Listed Building

The only legal part of the listing is the address/name of site. Addresses and building names may have changed since the date of listing – see ‘About Listed Buildings’ below for more information.


Status: Designated


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Date Added
Local Authority
Planning Authority
NS 59265 65469
259265, 665469


Circa 1807-18. Classical terrace (originally domestic), with porches and balcony added circa 1850, and top floor and mansard attic by James Thomson, (of Baird and Thomson) 1903-5. Regrettable conservatory added circa 1986. Rendered and lined, with painted rustication at ground floor. Symmetrical 21-bay to George Square (3-4-7-4-3), 4-storey, basement and attic. Centre bays slightly advanced, with round-arched

entrances set in segmental doorpieces in outer bays of central group; pierced balcony bridging between pediments. Modern conservatory spanning 15 bays at centre, breaking for entrance

flights of steps. 3 architraved and pedimented windows to

centre at 1st floor, flanked by 2 round-arched panels each

side, with plain windows. Original cornice retained below

architraved attic windows, centre 3 flanked by pilasters and

breaking balustrade at centre in round-arched panel with

initialled roundel. Outer bays with giant fluted composite

pilasters retained from original design, with pedimented and

architraved 1st floor windows and paterae frieze below

mutule cornice; eaves balustrade. Pedimented dormer windows

in slate mansard.

NORTH HANOVER STREET ELEVATION: 5-bay on incline. 3 left bays

with Ionic doorpiece at centre and paired windows above, the

left blind. 2 windows at ground altered to bipartite.

REAR ELEVATION asymmetrical, with projecting rectangular stair

blocks off-centre to left and to right.

Plate glass sash and case windows, some with marginal glazing.

Panelled stacks with moulded coping.

Statement of Special Interest

Incorporated in the later additions and alterations to the

hotel, are the remaining vestiges of the Georgian terrace

such as once bounded the Square. The North British Railway

Company which ran from Queen Street Station, commissioned the

additions of a 1903-5, though the buildings had first been

tailored for hotel purposes in 1855.



Gomme and Walker 1987, p.56.

About Listed Buildings

Historic Environment Scotland is responsible for designating sites and places at the national level. These designations are Scheduled monuments, Listed buildings, Inventory of gardens and designed landscapes and Inventory of historic battlefields.

We make recommendations to the Scottish Government about historic marine protected areas, and the Scottish Ministers decide whether to designate.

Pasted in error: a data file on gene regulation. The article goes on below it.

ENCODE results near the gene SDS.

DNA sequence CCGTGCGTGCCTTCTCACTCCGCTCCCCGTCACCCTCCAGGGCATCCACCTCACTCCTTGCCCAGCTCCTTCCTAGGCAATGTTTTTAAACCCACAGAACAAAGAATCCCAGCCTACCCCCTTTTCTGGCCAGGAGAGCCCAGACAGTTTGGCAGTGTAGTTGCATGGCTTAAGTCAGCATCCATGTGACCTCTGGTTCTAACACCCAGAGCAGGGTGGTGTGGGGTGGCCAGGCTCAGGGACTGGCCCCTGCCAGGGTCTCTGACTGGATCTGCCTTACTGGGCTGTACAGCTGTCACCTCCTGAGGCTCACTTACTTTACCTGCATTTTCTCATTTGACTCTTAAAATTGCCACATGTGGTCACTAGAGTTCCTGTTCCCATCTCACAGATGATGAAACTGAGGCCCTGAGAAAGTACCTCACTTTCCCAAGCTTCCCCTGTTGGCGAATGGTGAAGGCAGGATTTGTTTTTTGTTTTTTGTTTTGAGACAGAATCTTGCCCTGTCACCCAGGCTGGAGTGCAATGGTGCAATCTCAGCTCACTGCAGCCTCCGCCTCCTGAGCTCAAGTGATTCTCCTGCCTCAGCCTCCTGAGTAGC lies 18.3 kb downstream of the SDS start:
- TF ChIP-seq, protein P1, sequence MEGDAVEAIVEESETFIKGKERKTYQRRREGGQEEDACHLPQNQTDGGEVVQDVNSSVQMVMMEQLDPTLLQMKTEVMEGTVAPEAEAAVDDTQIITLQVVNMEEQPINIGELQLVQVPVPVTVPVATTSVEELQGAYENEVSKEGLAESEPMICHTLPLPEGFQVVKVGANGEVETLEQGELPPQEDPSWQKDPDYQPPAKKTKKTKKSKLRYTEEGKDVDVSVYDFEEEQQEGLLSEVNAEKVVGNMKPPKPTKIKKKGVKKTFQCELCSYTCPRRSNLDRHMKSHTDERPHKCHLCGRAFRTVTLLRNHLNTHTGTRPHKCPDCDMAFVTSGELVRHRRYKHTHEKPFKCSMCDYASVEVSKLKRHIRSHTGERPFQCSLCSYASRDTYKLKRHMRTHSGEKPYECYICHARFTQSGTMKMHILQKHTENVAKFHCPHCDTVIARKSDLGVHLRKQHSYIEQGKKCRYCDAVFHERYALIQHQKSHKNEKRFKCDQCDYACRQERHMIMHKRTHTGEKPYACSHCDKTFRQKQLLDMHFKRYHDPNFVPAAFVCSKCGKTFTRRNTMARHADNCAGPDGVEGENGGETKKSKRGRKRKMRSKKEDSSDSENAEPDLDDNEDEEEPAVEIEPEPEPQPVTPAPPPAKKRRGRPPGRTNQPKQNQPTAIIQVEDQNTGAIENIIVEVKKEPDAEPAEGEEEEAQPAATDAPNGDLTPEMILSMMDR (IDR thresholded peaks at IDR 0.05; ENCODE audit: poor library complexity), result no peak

Listing is the process that identifies, designates and provides statutory protection for buildings of special architectural or historic interest as set out in the Planning (Listed Buildings and Conservation Areas) (Scotland) Act 1997.

We list buildings which are found to be of special architectural or historic interest using the selection guidance published in Designation Policy and Selection Guidance (2019)

Listed building records provide an indication of the special architectural or historic interest of the listed building which has been identified by its statutory address. The description and additional information provided are supplementary and have no legal weight.

These records are not definitive historical accounts or a complete description of the building(s). If part of a building is not described it does not mean it is not listed. The format of the listed building record has changed over time. Earlier records may be brief and some information will not have been recorded.

The legal part of the listing is the address/name of site which is known as the statutory address. Addresses and building names may have changed since the date of listing. Even if a number or name is missing from a listing address it will still be listed. Listing covers both the exterior and the interior and any object or structure fixed to the building. Listing also applies to buildings or structures not physically attached but which are part of the curtilage (or land) of the listed building as long as they were erected before 1 July 1948.

While Historic Environment Scotland is responsible for designating listed buildings, the planning authority is responsible for determining what is covered by the listing, including what is listed through curtilage. However, for listed buildings designated or for listings amended from 1 October 2015, legal exclusions to the listing may apply.

If part of a building is not listed, it will say that it is excluded in the statutory address and in the statement of special interest in the listed building record. The statement will use the word 'excluding' and quote the relevant section of the 1997 Act. Some earlier listed building records may use the word 'excluding', but if the Act is not quoted, the record has not been revised to reflect subsequent legislation.

Listed building consent is required for changes to a listed building which affect its character as a building of special architectural or historic interest. The relevant planning authority is the point of contact for applications for listed building consent.

Find out more about listing and our other designations at You can contact us on 0131 668 8914 or at


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Printed: 20/01/2020 15:00